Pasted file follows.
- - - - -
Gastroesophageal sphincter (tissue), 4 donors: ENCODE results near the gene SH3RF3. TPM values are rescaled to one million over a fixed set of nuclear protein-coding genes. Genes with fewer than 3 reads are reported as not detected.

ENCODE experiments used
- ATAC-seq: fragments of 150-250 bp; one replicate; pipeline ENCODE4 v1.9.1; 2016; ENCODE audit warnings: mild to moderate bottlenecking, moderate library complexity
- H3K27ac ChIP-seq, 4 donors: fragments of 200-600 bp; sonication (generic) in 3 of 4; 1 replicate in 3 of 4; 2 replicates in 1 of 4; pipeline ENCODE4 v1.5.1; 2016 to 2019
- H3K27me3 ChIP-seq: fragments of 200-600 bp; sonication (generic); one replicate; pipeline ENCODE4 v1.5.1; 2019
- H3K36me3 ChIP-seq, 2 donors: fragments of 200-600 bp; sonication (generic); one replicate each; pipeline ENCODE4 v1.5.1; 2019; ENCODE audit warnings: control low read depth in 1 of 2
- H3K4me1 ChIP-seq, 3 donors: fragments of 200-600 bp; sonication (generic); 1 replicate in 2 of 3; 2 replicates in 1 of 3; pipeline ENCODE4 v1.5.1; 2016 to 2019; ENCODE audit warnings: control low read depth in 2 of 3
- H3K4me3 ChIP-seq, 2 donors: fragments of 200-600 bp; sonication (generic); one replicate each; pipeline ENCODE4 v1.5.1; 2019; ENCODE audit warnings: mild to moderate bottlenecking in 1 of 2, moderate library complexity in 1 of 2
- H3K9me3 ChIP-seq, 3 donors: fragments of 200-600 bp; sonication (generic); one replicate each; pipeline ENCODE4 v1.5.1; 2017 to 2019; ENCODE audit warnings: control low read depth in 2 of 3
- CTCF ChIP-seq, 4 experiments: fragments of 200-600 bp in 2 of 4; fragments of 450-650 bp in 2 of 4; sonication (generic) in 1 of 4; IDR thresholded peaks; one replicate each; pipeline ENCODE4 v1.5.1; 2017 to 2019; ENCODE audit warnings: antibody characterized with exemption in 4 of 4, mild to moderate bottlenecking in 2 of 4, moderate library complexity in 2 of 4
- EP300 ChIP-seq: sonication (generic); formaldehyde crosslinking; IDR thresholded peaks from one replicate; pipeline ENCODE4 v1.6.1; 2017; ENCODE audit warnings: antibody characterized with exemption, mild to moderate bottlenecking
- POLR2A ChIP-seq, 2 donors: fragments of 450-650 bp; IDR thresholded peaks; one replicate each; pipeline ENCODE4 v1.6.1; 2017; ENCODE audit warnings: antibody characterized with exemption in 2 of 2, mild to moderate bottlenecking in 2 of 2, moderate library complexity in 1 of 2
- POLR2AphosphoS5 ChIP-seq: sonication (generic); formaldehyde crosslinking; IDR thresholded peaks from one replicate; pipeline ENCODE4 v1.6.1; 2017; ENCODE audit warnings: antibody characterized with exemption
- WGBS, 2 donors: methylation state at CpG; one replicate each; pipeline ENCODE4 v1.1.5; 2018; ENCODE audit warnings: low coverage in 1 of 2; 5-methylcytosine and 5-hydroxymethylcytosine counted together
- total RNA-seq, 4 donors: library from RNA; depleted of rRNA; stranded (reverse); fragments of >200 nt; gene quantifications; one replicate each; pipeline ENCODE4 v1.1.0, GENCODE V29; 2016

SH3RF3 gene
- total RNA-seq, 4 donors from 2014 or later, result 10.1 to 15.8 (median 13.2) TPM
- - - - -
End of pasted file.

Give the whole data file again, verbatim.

Gastroesophageal sphincter (tissue), 4 donors: ENCODE results near the gene SH3RF3. TPM values are rescaled to one million over a fixed set of nuclear protein-coding genes. Genes with fewer than 3 reads are reported as not detected.

ENCODE experiments used
- ATAC-seq: fragments of 150-250 bp; one replicate; pipeline ENCODE4 v1.9.1; 2016; ENCODE audit warnings: mild to moderate bottlenecking, moderate library complexity
- H3K27ac ChIP-seq, 4 donors: fragments of 200-600 bp; sonication (generic) in 3 of 4; 1 replicate in 3 of 4; 2 replicates in 1 of 4; pipeline ENCODE4 v1.5.1; 2016 to 2019
- H3K27me3 ChIP-seq: fragments of 200-600 bp; sonication (generic); one replicate; pipeline ENCODE4 v1.5.1; 2019
- H3K36me3 ChIP-seq, 2 donors: fragments of 200-600 bp; sonication (generic); one replicate each; pipeline ENCODE4 v1.5.1; 2019; ENCODE audit warnings: control low read depth in 1 of 2
- H3K4me1 ChIP-seq, 3 donors: fragments of 200-600 bp; sonication (generic); 1 replicate in 2 of 3; 2 replicates in 1 of 3; pipeline ENCODE4 v1.5.1; 2016 to 2019; ENCODE audit warnings: control low read depth in 2 of 3
- H3K4me3 ChIP-seq, 2 donors: fragments of 200-600 bp; sonication (generic); one replicate each; pipeline ENCODE4 v1.5.1; 2019; ENCODE audit warnings: mild to moderate bottlenecking in 1 of 2, moderate library complexity in 1 of 2
- H3K9me3 ChIP-seq, 3 donors: fragments of 200-600 bp; sonication (generic); one replicate each; pipeline ENCODE4 v1.5.1; 2017 to 2019; ENCODE audit warnings: control low read depth in 2 of 3
- CTCF ChIP-seq, 4 experiments: fragments of 200-600 bp in 2 of 4; fragments of 450-650 bp in 2 of 4; sonication (generic) in 1 of 4; IDR thresholded peaks; one replicate each; pipeline ENCODE4 v1.5.1; 2017 to 2019; ENCODE audit warnings: antibody characterized with exemption in 4 of 4, mild to moderate bottlenecking in 2 of 4, moderate library complexity in 2 of 4
- EP300 ChIP-seq: sonication (generic); formaldehyde crosslinking; IDR thresholded peaks from one replicate; pipeline ENCODE4 v1.6.1; 2017; ENCODE audit warnings: antibody characterized with exemption, mild to moderate bottlenecking
- POLR2A ChIP-seq, 2 donors: fragments of 450-650 bp; IDR thresholded peaks; one replicate each; pipeline ENCODE4 v1.6.1; 2017; ENCODE audit warnings: antibody characterized with exemption in 2 of 2, mild to moderate bottlenecking in 2 of 2, moderate library complexity in 1 of 2
- POLR2AphosphoS5 ChIP-seq: sonication (generic); formaldehyde crosslinking; IDR thresholded peaks from one replicate; pipeline ENCODE4 v1.6.1; 2017; ENCODE audit warnings: antibody characterized with exemption
- WGBS, 2 donors: methylation state at CpG; one replicate each; pipeline ENCODE4 v1.1.5; 2018; ENCODE audit warnings: low coverage in 1 of 2; 5-methylcytosine and 5-hydroxymethylcytosine counted together
- total RNA-seq, 4 donors: library from RNA; depleted of rRNA; stranded (reverse); fragments of >200 nt; gene quantifications; one replicate each; pipeline ENCODE4 v1.1.0, GENCODE V29; 2016

SH3RF3 gene
- total RNA-seq, 4 donors from 2014 or later, result 10.1 to 15.8 (median 13.2) TPM